Is Food Your Drug?
An addictive relationship with food requires three factors:
- The emotional need for the “drug” (food).
- The biochemical relationship with food that helps you use it as a drug.
- The drug-like foods themselves and their prevalence in your life.
When food is used as padding from our pain, our challenges, or a life we cannot fully embrace, it becomes a drug. And make no mistake: food—like drugs—can have strong chemical effects. It can produce a serotonin rush and even cause the body to release natural opiates by triggering chemical reactions in the brain.
Virtually all eating disorder programs will seek to help you identify the triggers behind what is viewed largely as “emotional eating.” Exploring the emotional issues that make you use food as a drug is important. I did not choose therapy, but instead spent a lot of time reading self-help books and journaling. Two books that I recommend are Bradshaw on the Family by John Bradshaw and Feel the Fear and Do It Anyway by Susan Jeffers.
Critical Mood Nutrients
I would have sworn that emotions were behind my eating disorder. Only years later would I fully understand the staggering (and deceptive) power of the biochemical influences that masquerade as emotions. The factors below are just a sampling of those that contribute to eating disorders as well as other addictions and emotional balance in general.
- Imbalances in the “feel-good” brain chemicals, such as serotonin and dopamine, have been directly linked to depression, anxiety, insomnia, carb cravings, and even compulsions, such as bulimia and gambling. Supplementing with the amino acid L-tryptophan or its derivative, 5-HTP, as well as L-tyrosine has been shown in numerous studies to increase serotonin and dopamine, respectively, without side effects.
- Blood sugar—stabilizing nutrients can stabilize blood sugar changes that create cravings and mood swings (not to mention weight problems). Nutrients such as chromium, gymnema, cinnamon, and alpha-lipoic acid, among others, help the body use insulin and metabolize sugar more efficiently. Zinc, another blood sugar-stabilizing mineral, can actually resensitize the taste buds, reducing the need for sugar and salt in order to taste real food. Abstaining from sugar itself reduces cravings of all kinds dramatically.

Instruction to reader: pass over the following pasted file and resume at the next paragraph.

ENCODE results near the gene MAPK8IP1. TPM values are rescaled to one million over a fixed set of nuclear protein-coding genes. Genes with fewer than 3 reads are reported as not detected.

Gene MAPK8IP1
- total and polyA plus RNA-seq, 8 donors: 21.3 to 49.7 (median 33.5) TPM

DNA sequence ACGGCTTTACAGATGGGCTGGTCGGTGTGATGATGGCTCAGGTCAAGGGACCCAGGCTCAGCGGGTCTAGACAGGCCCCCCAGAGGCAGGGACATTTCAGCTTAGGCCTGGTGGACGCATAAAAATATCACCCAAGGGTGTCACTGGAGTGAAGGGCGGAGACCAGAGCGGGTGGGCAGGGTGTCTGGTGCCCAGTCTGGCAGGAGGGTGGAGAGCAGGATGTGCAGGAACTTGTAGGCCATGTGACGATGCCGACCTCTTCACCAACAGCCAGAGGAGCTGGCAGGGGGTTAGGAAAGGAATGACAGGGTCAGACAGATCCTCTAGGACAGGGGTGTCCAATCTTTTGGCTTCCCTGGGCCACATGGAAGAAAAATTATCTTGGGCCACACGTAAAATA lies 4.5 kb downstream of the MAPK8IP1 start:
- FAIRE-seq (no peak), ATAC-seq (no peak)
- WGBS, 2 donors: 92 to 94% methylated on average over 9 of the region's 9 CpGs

- Omega-3 fatty acids, such as fish oil, have been proven to significantly reduce common mood disorders connected with eating disorders, including depression, anxiety, and even anger and aggression.
- N-acetylcysteine (NAC) has shown promising effects in reducing compulsive-obsessive behaviors and raising serotonin and dopamine, in preliminary research.
- B vitamin deficiencies have been linked with both depression and many addictions. NAD, a form of niacin, caused a stop to almost all withdrawal symptoms in alcoholics within four days, according to a study in the Journal of Surgical Obstetrics and Gynecology. Low folic acid levels have been shown in people with depression.
- Other nutrients, such as L-theanine, Relora (a specific herbal blend), GABA, and holy basil (an herbal remedy), have well-substantiated anti-anxiety effects.
CraniYums Diet Support, the company’s flagship product, offers “feel-good” brain chemical support lozenges, which include 5-HTP and L-tyrosine.
Himalaya USA GlucoCare is a clinically proven Ayurvedic herbal formula shown to stabilize blood sugar, cholesterol, and triglyceride levels. Key ingredients include the herbs gymnema and guggul.
Nature’s Sunshine Nature’s Cortisol Formula is a combination for weight loss, antiaging, and stress reduction with Relora, holy basil and L-theanine.